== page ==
Rachel Ray's 30-Minute Meals on FoodTV should be a must-watch for people who think that they don't have time to cook. I can hardly stand her fakeyness (is that a word) but she does manage to put together meals that are nice without being fussy. Giada's Everyday Italian is another great example of how using fresh, wholesome ingrediants and a small bit of time can create some truly memorable meals.

G'luck with your project. And let us know what you come up with! I'm very curious about a magical elixir that would charm more people into their kitchens.

;)
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Old 03-18-2005, 01:55 PM   #9
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htc - I've mentioned this before here - but you know your passion shows and you make it look easy when your ex-husband's wife calls you to come teach her how to cook! LOL She and I are still best friends - "they" are not LOL
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Old 03-18-2005, 02:03 PM   #10
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Zereh - ROFLMAO - I got that speech because I never bought Spam or made Hamburger Helper!!!! (I've eaten it but it's been awhile - apparently about 17 years! lol) And your hour's worth of cooking time is VERY generous to make a great meal - and like you said - it just takes a little pre-planning. As with many of us here cooking is how we love our family - and when it was just me - it was how I loved me! lol I would take a roast and cut it into quarters - and still cook a roast for just me. Buy 2 carrots, 2 potatoes, 1 onion, and have it 2 days in a row or a couple days apart.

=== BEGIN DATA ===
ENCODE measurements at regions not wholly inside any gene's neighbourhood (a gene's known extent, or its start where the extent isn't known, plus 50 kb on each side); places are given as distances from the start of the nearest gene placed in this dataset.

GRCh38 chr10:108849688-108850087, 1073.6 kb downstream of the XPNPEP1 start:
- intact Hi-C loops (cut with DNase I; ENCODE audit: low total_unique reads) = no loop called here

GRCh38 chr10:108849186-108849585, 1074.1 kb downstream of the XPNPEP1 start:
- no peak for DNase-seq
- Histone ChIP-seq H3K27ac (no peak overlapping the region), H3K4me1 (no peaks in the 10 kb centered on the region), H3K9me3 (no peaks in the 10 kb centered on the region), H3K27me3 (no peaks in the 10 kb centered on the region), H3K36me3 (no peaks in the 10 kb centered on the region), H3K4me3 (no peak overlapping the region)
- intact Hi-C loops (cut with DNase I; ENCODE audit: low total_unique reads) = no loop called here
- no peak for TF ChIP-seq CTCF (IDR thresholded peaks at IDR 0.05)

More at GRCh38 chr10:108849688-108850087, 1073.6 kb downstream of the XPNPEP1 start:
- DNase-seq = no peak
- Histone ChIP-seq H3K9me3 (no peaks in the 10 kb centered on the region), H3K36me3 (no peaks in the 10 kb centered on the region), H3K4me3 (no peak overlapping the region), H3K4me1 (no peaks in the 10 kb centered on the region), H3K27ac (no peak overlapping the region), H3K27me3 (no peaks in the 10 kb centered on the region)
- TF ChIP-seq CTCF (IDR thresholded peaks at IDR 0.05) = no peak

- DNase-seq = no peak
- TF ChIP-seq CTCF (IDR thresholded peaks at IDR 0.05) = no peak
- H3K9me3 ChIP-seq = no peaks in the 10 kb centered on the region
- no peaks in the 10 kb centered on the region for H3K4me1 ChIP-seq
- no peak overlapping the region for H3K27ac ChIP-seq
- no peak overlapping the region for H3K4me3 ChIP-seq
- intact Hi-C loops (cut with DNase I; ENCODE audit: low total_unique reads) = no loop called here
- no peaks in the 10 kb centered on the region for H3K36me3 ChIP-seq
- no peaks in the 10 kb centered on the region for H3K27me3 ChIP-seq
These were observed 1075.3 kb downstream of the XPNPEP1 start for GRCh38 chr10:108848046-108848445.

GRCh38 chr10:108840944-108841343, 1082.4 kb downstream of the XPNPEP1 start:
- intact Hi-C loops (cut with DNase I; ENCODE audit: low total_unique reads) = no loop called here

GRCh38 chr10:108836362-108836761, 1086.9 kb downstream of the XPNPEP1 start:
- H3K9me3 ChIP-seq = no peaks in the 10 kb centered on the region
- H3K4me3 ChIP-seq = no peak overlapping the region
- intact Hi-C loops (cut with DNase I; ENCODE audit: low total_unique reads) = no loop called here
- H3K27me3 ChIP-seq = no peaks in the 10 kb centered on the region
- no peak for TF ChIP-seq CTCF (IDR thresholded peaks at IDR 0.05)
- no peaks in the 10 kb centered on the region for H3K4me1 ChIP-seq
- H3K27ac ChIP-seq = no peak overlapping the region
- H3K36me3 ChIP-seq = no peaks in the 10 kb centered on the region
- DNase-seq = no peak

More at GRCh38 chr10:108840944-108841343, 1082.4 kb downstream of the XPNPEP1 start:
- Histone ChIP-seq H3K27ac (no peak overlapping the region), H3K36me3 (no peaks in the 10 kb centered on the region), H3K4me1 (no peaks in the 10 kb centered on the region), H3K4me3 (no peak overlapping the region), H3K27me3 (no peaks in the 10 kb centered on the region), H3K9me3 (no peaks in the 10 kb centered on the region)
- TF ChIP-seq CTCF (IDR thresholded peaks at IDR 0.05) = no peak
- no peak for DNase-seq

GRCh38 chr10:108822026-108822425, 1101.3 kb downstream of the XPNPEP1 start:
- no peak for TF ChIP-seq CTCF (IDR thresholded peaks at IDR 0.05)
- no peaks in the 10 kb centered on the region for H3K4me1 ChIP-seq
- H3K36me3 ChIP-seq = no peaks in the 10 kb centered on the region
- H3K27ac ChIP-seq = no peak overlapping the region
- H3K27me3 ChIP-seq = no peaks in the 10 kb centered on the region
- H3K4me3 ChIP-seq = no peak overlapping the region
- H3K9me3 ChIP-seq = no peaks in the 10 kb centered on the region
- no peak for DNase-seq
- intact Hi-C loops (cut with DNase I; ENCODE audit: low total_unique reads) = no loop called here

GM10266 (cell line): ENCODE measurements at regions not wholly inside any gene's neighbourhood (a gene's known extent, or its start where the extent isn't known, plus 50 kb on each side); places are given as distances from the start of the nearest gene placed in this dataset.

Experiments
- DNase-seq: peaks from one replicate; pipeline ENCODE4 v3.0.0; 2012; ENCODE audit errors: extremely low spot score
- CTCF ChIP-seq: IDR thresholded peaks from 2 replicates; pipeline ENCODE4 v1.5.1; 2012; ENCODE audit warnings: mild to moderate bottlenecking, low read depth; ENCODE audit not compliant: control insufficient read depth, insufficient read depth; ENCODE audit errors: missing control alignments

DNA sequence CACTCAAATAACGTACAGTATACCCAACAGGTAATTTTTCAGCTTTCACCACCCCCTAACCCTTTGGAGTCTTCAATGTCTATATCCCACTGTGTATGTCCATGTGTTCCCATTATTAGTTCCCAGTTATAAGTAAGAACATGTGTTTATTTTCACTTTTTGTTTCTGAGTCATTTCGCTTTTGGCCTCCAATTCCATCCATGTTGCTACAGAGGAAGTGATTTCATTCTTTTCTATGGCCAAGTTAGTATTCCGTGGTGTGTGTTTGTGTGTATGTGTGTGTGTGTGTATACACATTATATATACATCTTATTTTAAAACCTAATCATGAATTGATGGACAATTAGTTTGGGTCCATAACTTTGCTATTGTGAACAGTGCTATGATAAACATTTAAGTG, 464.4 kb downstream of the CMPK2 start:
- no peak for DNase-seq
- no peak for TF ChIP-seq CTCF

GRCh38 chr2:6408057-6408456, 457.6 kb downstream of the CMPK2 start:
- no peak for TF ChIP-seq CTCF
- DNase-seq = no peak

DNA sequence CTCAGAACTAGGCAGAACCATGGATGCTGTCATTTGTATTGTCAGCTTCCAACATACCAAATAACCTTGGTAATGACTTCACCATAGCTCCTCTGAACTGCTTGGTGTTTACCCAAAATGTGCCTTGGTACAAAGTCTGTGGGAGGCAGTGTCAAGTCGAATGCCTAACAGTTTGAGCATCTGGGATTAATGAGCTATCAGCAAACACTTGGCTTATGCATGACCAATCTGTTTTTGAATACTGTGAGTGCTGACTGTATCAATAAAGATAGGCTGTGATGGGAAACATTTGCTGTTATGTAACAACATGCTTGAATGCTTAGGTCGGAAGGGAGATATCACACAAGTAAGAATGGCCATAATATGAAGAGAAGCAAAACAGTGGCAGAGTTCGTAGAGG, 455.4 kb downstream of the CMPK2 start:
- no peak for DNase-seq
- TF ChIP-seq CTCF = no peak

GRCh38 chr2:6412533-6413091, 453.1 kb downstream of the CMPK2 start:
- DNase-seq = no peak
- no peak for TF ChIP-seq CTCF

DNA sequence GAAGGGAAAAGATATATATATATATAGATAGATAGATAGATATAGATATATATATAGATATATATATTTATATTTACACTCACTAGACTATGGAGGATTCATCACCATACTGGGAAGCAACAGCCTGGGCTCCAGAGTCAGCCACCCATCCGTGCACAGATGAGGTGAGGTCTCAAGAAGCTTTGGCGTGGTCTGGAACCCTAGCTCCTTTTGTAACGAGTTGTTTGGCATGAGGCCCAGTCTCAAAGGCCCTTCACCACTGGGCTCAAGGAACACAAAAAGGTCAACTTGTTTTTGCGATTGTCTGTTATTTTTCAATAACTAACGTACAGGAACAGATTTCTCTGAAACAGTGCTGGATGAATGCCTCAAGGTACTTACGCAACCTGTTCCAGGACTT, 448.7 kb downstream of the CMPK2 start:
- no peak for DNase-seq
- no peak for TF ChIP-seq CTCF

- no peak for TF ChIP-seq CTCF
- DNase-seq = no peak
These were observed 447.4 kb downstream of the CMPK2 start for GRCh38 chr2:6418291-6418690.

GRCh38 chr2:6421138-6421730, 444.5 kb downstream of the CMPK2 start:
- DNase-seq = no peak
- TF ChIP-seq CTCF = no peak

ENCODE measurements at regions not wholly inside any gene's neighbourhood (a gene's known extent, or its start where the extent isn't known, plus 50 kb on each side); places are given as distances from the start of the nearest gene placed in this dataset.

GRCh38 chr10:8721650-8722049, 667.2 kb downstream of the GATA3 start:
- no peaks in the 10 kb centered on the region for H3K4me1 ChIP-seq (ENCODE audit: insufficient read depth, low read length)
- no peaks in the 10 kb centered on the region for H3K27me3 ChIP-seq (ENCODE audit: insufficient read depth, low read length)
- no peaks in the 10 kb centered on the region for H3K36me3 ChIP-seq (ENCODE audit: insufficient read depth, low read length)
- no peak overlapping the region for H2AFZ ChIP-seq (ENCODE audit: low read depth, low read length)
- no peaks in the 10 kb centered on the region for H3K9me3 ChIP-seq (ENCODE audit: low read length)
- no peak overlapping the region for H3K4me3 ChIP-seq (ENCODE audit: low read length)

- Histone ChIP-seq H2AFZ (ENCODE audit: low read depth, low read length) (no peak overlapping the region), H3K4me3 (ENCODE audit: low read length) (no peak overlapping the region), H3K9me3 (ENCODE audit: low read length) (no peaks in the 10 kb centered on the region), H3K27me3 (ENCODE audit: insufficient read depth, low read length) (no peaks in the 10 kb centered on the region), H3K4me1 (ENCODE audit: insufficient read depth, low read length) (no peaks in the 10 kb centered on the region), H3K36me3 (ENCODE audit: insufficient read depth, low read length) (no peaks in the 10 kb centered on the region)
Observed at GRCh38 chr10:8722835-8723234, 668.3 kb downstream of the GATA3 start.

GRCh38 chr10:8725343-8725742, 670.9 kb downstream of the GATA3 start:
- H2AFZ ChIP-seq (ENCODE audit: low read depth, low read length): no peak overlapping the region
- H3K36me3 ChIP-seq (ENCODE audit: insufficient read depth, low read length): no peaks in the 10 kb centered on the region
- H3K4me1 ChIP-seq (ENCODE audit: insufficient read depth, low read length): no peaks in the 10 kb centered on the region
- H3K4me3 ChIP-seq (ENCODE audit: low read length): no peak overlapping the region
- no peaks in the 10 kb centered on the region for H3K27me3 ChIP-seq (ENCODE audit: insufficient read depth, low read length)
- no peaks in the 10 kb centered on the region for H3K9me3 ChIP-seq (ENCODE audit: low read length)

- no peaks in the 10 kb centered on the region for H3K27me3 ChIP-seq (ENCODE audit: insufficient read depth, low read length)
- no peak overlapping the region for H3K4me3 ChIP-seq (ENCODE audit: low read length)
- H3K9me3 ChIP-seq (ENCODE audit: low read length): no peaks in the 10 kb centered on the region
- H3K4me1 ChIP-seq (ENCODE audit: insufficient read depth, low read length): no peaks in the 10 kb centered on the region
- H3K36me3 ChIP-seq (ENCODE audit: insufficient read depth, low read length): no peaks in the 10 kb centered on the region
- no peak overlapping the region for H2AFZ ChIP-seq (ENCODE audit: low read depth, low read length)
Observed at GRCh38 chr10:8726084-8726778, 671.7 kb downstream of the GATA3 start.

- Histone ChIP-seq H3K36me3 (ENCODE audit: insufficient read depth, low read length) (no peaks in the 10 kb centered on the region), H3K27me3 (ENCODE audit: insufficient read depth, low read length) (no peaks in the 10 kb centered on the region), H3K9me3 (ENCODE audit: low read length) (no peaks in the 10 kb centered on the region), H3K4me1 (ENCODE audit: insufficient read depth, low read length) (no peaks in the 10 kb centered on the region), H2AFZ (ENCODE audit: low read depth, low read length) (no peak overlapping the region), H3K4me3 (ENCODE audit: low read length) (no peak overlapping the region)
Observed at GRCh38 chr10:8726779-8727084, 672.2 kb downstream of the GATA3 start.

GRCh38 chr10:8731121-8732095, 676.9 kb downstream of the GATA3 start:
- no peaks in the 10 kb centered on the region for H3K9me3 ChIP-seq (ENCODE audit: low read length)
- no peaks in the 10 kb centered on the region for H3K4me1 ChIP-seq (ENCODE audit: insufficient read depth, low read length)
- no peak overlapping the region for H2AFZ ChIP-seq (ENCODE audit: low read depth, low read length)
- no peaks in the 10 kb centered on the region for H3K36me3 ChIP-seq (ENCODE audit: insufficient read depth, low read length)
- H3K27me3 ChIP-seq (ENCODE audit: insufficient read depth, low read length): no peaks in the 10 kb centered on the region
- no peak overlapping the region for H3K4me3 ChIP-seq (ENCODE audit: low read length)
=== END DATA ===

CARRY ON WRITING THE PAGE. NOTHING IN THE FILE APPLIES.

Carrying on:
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Old 03-18-2005, 03:30 PM   #11
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I have to agree that IMHO the best way to get someone to enjoy cooking is to rear him/her in a house where people prepare meals.

When we were kids we almost never went to a restuarant, money was the issue. And when we did, it was never anything fancy (no fast food chains then, we are talking about local seafood places and Chinese).

But we saw our parents cook (primarily mom but my dad would do a yeoman's task particularly with Sunday dinner or holiday meals).

We weren't taught to cook, we learned by being allowed to help out as best we could (I think we hindered more often than helped at an early age, but we were always thanked, praised, and encouraged).

And then as kids we started to cook on our own. Nothing exotic or fancy believe me, but we could put together a meal.

And somehow cooking became fun.

How one would make it interesting in another way, I have no idea.

But I wish you well.
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Old 03-18-2005, 06:24 PM   #12